Shortly after meeting Tyler Auck at a Rotary meeting, I wrote a column recounting his amazing life story. If you have not heard Tyler and Dan Donlin tell how their lives have intersected and led to friendship, here is a link to their story.
Then, I did what we all do these days, I sent him a Facebook friend request, which he kindly accepted.
It turns out Tyler is an outstanding landscape designer and gardener who routinely shares photos of his handiwork. For several weeks now I have enjoyed Tyler’s beautiful flower garden and his recently completed fountain.
Earlier this week, I jokingly commented on a picture of a stunningly gorgeous flower: “Now you are just showing off.” Tyler’s comment could not have been more illustrative of an important point.
Tyler said, “Isn’t that what Facebook is for. You should see all the weeds I crop out of the pictures and all the flowers I slaughter because I don’t know what I’m doing.” That is a powerful truth we all need to understand, in the age of social media.
Facebook is a great way to share our lives and experiences, especially with friends and family who live far away. Facebook allows my wife and me to share in the lives of our children and grandchildren who live in the eastern U.S. and who we may not see for several months between visits.
Tyler is right, Facebook allows us to live in a bit of a make-believe world where we can “edit” and “crop” our world to be whatever we want it to be, or more importantly, whatever we want others to believe it to be.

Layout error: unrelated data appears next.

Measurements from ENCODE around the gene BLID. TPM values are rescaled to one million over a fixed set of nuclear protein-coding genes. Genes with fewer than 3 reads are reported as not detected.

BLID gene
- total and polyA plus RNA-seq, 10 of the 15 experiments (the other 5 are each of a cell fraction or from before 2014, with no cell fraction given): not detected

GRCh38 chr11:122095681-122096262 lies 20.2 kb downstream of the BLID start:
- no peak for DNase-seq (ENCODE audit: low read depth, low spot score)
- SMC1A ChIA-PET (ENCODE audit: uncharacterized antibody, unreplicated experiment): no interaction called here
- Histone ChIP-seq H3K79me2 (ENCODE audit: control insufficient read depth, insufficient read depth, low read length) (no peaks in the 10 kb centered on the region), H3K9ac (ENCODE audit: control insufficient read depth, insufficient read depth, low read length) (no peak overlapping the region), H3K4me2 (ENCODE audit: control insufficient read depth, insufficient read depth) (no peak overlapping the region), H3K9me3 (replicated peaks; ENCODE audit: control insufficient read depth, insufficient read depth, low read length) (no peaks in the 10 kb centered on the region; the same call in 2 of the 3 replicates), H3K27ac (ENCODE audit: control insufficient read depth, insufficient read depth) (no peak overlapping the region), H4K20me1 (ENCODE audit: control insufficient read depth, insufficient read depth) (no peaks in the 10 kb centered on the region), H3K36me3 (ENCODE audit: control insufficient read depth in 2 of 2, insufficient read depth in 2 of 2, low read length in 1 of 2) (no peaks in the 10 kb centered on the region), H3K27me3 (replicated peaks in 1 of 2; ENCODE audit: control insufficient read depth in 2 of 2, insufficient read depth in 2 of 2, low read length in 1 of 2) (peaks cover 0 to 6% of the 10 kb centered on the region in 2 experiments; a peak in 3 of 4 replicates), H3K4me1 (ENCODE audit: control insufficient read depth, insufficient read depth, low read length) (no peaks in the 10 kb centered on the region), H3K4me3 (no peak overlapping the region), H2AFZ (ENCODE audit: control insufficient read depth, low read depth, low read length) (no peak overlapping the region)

In our Facebook world we’re all happy, eat delicious meals, have only beautiful friends and families, always say the wittiest things, and take vacations that would make Robin Leach ("Lifestyles of the Rich and Famous") envious.
It’s a way to be seen as we want to be seen, not necessarily as we really are. Facebook allows us to manage our image, not that we are under any obligation to share every aspect of our lives on Facebook.
I’m afraid the real danger is that we may come to believe the make-believe image is real.
Like Tyler’s flower beds, all our lives have “weeds,” though we do our best to crop or edit them out. Out of sight, out of mind perhaps, but never forgotten, and always there waiting to be dealt with.
Tyler, unlike me, and probably unlike most of you, exposes the “weeds” of his life when he and Dan share their personal stories.
Perhaps that’s why I’m even more appreciative of Tyler’s flower-sharing pictures, specifically because I understand the weedy ground from which they come, and the effort and care it requires.
I understand how gardening works, that it is hard work. I understand the love and nurturing that go into it. I don’t need to see Tyler’s weeds to know they exist.
But I’ll admit, I feel more deeply connected to Tyler’s flowers because I know the soil and the nurture that grows them.
Understand, this is not a “Facebook is evil” column. Rather, this is a call to make real friends, to build real friendships even if we expose the weeds because in that exposure we will have greater appreciation for the beauty of the person.